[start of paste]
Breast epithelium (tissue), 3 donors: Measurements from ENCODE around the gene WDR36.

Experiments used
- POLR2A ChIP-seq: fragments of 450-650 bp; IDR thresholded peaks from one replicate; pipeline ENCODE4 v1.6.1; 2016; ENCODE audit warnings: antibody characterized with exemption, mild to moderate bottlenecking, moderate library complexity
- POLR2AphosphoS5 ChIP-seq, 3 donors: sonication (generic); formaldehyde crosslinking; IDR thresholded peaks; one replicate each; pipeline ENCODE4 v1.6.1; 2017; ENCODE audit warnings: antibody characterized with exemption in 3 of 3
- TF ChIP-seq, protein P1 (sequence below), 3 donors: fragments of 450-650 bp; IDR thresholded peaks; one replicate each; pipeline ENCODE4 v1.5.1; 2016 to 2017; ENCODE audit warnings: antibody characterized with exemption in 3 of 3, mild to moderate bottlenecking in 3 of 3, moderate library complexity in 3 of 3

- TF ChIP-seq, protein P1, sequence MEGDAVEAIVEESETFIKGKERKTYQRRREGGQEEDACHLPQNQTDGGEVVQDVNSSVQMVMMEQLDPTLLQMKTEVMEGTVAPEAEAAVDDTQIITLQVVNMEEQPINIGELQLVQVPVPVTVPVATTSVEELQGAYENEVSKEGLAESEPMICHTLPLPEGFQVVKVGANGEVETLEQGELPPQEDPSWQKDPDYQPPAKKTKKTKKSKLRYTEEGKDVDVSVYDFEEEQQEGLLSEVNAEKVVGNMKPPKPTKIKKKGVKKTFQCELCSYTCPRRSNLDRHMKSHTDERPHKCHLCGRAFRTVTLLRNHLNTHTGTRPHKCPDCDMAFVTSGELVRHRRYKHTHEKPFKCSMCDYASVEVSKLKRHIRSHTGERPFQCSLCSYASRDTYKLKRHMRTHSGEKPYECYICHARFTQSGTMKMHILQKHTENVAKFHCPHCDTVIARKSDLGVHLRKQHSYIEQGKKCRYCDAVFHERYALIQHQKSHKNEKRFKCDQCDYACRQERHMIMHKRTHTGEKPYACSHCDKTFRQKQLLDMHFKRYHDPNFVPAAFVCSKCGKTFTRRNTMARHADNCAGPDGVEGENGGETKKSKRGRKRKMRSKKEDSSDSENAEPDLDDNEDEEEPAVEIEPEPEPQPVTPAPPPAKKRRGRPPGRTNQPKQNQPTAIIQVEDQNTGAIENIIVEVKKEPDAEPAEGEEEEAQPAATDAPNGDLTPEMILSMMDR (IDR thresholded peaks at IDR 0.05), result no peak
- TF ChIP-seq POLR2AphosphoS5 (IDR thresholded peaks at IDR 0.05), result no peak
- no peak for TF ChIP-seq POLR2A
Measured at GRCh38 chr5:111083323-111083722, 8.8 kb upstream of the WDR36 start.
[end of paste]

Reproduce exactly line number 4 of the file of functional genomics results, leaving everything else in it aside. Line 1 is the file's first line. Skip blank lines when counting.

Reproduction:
- POLR2AphosphoS5 ChIP-seq, 3 donors: sonication (generic); formaldehyde crosslinking; IDR thresholded peaks; one replicate each; pipeline ENCODE4 v1.6.1; 2017; ENCODE audit warnings: antibody characterized with exemption in 3 of 3